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Differences between the AKG 414

Discussion in 'Recording/Live Sound' started by Guitarzandstuff, May 22, 2011.

  1. Guitarzandstuff

    Guitarzandstuff Silver Supporting Member

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    Thinking of picking up
    a AKG 414 see alot of different models of this mic... Can anyone explain the differences between them??

    Thanks!!
     
  2. straticus

    straticus Member

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    Me too!

    I just returned a pair of c 414's that I had borrowed from a friend. They were the B ULS I think. I used them as overheads and later, to mic a guitar cab. Awesome sounding overheads and the guitar tones are huge!
     
  3. Julia343

    Julia343 Member

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    Do you need the different patterns? or only cardioid? If only cardioid, try the 214 for less than 1/2 the price. Other than the pattern it's the same mic. It has a nice presence and doesn't over emphasize anything.
     
  4. jmoose

    jmoose Member

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    I'm sure there's a wiki out there somewhere, maybe even AKG has a page that goes over all the specific differences over the last 4-5 decades...

    In general things started in the early 60s with the C12A, which was the first edition that "looked" like a 414 as we know it. Silver body, tube mic... CK12 brass capsule.

    The 414EB was introduced in the early '70s (?) and was also silver with the CK12 capsule... that's the "first" 414 as we know it. There are also black EB's though I'm not sure when they started to appear. A lot of these paticular mics have had their capsules switched out over the years...

    Black 414 EB came about around 1980 (?) and was initially shipping with the CK12 capsule. At some point in the run before the B/ULS variation in the mid 80s, the capsule was switched to a modern mylar capsule.

    The TLII was introduced after the B/ULS and is essentially the same mic with the major difference being that its transformerless.

    That's about where I jump off the 414 bandwagon... I haven't seen ANY of the newer issues from the last few years, like the XLS in my freelance travels.

    There are a lot more differences among the mics then the capsules and transformers... the preamp design and all sorts of other things add up.
     
  5. weshunter

    weshunter Supporting Member

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    i'm also interested in the differences - specifically between the models readily available now.

    what would be the best one for recording vocals and acoustic instruments? and would this one also be okay for guitar cabs (live and/or in studio)?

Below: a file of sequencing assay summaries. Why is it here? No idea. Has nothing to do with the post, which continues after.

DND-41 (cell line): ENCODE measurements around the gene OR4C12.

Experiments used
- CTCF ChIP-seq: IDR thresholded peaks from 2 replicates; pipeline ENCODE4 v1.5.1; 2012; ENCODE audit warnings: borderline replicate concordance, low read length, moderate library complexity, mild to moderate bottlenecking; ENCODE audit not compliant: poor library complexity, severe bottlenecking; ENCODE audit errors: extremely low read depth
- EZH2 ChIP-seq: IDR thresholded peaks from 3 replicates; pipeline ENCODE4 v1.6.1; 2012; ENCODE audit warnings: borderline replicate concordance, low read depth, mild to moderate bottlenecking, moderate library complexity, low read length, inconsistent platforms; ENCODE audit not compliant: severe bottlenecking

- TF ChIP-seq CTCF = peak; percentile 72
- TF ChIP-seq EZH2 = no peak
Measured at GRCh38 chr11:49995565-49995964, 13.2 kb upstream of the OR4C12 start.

is the 214 seriously just as good but with only the cardoid pattern?
     
  6. Motterpaul

    Motterpaul Tone is in the Ears

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    I never heard of the 214, but in theory a microphone attains patterns other than cardioid by having two cardioid capsules back to back. I believe they use certain polarity tricks to add omni or bi-directional pattern options.

    But if you have just one capsule it should the same mic, just cheaper because of less needed costly hardware (2nd capsule and the electronics for it).

    I always thought of the 414 as a VERY sensitive mic which a huge proximity effect and very prone to pops. It is a great vocal mic because of the sensitivity but better for ladies' voices and other mostly higher frequency sources.

    I think it is a little too sensitive for guitar amps (not that you would hurt it) but it will over-emphasize the bottom and the high freq fizz. Sometimes you want to smooth out an amp, not make it bigger. I usually go with a simple dynamic mic on amps. It's like choosing a vintage 30 over a blue alnico.
     
  7. Dave Klausner

    Dave Klausner Member

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    This is correct (BTW, did you know Norelco imported a C12A under their own badge?), although the C414BTLii had the capsule from the C12VR (vintage reissue). It's got a bit more color - a little drop around 4KHz and a bit of a top end rise, that drops off as you close in on 20 KHz. When they went to the new series (C414XLS and XLii), they changed the patterns a bit, and the XLS incorporated the transformerless electronics they developed for the C414BTLii, but kept the mylar ULS capsule.
     
  8. harpinon

    harpinon Silver Supporting Member

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    Unless you have an exceptional ear, I don't think youd notice much difference between them.
    Though they are an industry standard, I find them a bit brittle. They are highly useful for various applications, and a staple in many lockers. Not many deals on them that I've seen.
     

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